Into Tax Returns
DATA SHOWS UNEQUAL VALUE
Many Merchants Fail to Give Their
Wot the consideration of the grand
juries of the Commonwealth, State
Auditor C. Lee Moore Saturday
mailed to the judges of Circuit and
Corporation Courts detailed compi?
lations of the tax returns for 19?_
The enormous amount of tax dodg?
ing, the gross Inequalities which
exist in valuations between locali?
ties, nnd the general laxity of ad
ministration of the statutes govern?
ing assessments, are shown more
eloquently in plain figures and cold
facts than is possible from argu?
But the auditor does not withhold
conan -nt. He points out, in a letter
to the judges, wherein the int quali
?. and makes suggestions aa
tu tha proper procedure for the
grand juries in making inquiries, as
required by law. He shows how
the locos?t tax is evaded to an ex
tent which was unbelievable until
the recent publication of the returns
in tie Richmond Times-Dispatch.
He shuws how few of the people of
the State give in their bank ti?
lts. After reviewingthe income re?
turns, he comments plainly: "These
assessed incomes are not represen
tative of either the possessions or
the thrift of a people so provident
and industrious as the taxpayers of
Com pa; at ive figures are produced,
showing the average valuation in
Bach commissioner's district in the
3i_te of horses, cattle, sheep, hogs,
watches, clocks, musical instru
Dents, water craft, books, tools,
Household furniture, and all other
lersonal property. These subjects
ire'treated in detail, extensive ta
Dles showing at a glance the com
.larati ve assessments not orly one
?ountv with another, but even one
iistrict with another in '.he same
sou n ty.
In an additional address to the
:ourts, Mr. Moore goes after the
nerchaots of the State, who have,
n large numbers he believes, been |
laying license on purchases much
tmaller than their real business.
Jere, again, he has the details
showing the number of licenses
aken out in each commissioner 'a
iistrict of each c . ss
In the entire Sine, it appears,
here are 10,981 who swear their
mrchases do not exceed il,OOO a
,'ear. Of those whose purchases
ire between 11,000 and $2,1)00, there
ire 2,572, while of those whose
mrchases are in excess of $2 OOO,
lure are only 5.677. In other
words, far more than half the mer?
chants of Virginia state under oath
hat they do not buy more than
M.OOO worth of goods in a year,
rims they evade payment of the
It will be the duty of the grand
uries lo investigate the returns
nade by merchants to coimnission
irs of the revenue.
imitation goingon. Bul the Bureau
>f Animal Industry of the Depart
nent of Agriculture and the Health
Apartment of the City of Washing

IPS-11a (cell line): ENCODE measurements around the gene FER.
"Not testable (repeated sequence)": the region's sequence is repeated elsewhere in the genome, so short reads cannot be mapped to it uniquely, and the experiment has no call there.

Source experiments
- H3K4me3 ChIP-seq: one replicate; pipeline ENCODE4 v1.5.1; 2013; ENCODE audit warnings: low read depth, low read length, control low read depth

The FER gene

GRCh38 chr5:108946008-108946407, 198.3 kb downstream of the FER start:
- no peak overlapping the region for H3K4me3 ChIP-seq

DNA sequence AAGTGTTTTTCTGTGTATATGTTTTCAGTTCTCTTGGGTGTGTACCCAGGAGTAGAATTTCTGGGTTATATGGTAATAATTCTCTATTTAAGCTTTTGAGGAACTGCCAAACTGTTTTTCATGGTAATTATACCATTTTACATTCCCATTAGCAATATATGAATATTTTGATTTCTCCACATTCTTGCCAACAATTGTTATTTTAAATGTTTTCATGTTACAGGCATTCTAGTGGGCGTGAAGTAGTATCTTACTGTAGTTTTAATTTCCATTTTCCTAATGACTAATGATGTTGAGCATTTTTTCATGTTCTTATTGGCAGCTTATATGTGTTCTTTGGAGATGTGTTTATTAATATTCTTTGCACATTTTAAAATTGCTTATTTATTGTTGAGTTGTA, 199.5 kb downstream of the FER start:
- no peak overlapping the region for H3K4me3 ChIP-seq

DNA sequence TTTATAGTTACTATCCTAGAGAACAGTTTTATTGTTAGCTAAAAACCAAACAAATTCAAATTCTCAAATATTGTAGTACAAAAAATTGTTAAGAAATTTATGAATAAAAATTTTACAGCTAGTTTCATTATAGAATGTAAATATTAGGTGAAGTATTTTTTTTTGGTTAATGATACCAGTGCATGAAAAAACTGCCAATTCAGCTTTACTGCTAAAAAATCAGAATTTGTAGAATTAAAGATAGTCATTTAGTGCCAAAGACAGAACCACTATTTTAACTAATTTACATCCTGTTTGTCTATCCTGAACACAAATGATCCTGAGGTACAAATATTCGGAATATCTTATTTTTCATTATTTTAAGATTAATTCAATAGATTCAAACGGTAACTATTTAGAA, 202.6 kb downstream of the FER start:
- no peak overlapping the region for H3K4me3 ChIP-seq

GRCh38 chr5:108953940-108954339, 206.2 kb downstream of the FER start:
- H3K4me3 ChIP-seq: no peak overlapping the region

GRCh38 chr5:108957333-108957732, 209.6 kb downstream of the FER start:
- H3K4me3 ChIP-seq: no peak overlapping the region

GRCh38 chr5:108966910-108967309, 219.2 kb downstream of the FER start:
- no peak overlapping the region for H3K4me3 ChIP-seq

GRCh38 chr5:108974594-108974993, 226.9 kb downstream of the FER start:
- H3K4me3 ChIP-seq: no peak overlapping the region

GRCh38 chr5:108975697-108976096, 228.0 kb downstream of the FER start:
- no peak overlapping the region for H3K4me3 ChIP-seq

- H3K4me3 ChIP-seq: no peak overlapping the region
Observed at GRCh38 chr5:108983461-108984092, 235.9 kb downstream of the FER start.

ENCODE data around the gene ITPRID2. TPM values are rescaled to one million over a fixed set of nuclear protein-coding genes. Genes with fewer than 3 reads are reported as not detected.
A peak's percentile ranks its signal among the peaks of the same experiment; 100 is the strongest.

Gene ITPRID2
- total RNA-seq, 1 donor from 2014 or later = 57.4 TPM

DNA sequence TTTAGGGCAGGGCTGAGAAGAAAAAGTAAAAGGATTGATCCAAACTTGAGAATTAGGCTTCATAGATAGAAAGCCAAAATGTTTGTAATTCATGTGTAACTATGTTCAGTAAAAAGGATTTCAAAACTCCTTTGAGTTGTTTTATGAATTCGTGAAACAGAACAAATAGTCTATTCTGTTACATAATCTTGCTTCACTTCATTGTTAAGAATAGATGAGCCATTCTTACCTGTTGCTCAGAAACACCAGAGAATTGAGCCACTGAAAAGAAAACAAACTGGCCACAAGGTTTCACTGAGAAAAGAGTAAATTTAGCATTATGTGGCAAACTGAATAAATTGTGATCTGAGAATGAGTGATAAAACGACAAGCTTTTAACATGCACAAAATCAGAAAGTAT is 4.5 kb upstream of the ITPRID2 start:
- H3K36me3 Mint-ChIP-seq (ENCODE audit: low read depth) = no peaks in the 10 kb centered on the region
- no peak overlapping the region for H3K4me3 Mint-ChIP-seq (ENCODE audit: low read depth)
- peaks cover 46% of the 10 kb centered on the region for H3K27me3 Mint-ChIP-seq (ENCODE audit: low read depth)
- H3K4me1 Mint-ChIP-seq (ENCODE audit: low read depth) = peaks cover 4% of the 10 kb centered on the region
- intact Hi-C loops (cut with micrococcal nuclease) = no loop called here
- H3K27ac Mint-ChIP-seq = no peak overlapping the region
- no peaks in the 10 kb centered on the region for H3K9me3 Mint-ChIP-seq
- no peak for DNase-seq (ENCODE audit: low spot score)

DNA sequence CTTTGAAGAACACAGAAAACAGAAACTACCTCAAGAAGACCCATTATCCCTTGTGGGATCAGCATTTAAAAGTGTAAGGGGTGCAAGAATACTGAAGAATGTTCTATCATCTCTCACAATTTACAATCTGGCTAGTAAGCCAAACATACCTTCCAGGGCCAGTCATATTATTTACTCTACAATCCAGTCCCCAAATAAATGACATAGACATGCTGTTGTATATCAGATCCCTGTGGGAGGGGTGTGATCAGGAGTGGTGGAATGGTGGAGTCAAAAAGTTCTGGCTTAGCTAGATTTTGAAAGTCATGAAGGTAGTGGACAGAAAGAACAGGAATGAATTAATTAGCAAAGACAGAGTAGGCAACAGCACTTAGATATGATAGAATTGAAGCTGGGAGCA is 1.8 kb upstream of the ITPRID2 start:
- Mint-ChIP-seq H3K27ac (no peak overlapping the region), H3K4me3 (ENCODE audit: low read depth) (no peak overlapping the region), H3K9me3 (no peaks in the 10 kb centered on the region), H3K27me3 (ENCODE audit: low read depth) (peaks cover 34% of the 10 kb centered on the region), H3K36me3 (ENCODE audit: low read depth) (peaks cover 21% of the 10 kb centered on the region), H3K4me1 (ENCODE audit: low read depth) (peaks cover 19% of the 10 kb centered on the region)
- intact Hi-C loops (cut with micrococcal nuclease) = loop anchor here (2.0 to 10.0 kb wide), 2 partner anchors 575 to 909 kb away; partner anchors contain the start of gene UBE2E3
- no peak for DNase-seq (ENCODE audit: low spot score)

un were active in their opposition
o the measure, fearing some in
ringement of their own activities.
"It is impossible, therefore, that
should have confidence in the
oming conduct of these two candi
l.ites, no matter how profusely they
nay promise to be good and work
ir the common welfare. By their
rai?I (not promises) shall ye know
ipir. And I bess fruits have bein
cabby, wo. m eaten and rotten at
bs core. iHit the laboring men cf
hs country and those of small
icans ou whom the burden of de?
as! d foods and drugs principally
est, think soberly and deeply be
ire deciding to cast their votes for
ne, who, when in power, abandon
d them to the avarice of tho adu!
iirator, to the malice of McCabe and
u the duplicity of Dunlap."
PRIMARY TEACHER'S CREED
Lexington Teacher's Contribution to
Mis?- Margaret M. Withrow of
Lexington contributed tie following
to the Virginia School Journal on
the Primary Teacher's Creed':
"I believe in the efficiency of our
primary school; in education that
trains for life mentally, morally,
physically, and vocationally. I be?
lieve in libraries?the treasure
houses of the wisdom of all ages. 1
believe in lessons taught, not so
much by precept as by example. 1
believe in play, in laughter and
mirth. I believe in music, in the
school, in the home, in the heart. 1
believe in maneial training, in the
joy of doing, in the ability to work
wit1* the hands as well as to think
with the head.
"J believe in beauty in the school
rooni, in the home, and in Dato re.
I believe that the flowers, the squir?
rels, the bees, and the birds should
all delight a chiid with their colors,
and life and song.
"I believe in our primary teach
ers. I be ieve tliny ire Hiving heart
and soul to their work.anel are lead?
ing their pupils thrungli patience.
love and sympathy to an apprecia
tion of the beauty in nature, anti
.uv.- for the beautiful in literature
"1 believe in a union i f school ann
'etbere and mothers of our boys am.
gir.-~. 1 believe in mir boys ana
girls. I he i. ve they instinctively
deei>e to be good, to work, to love,
and lo be loved.
"1 believe in our association, and
its band of earnest, faithfjl i -
ers. who are ever striving ami
working fur higher, bitterthings.
"1 believe that the work of the
primary teacher is the sweetest, no
work of all, and that our
and girls, are the dearest
things on earth."
Diphtheria Bulletin is Now Ready for
Tue new bulletin which the State
Board of Health will use in corn?
ball.'lg diphtheria this winter has
been received from the printers ana
is ready for distribution to those
In this bulletin the Hoard na,ines
the various steps necessary to over?
come what it terms the "white ter?
ror of childhood" and explains what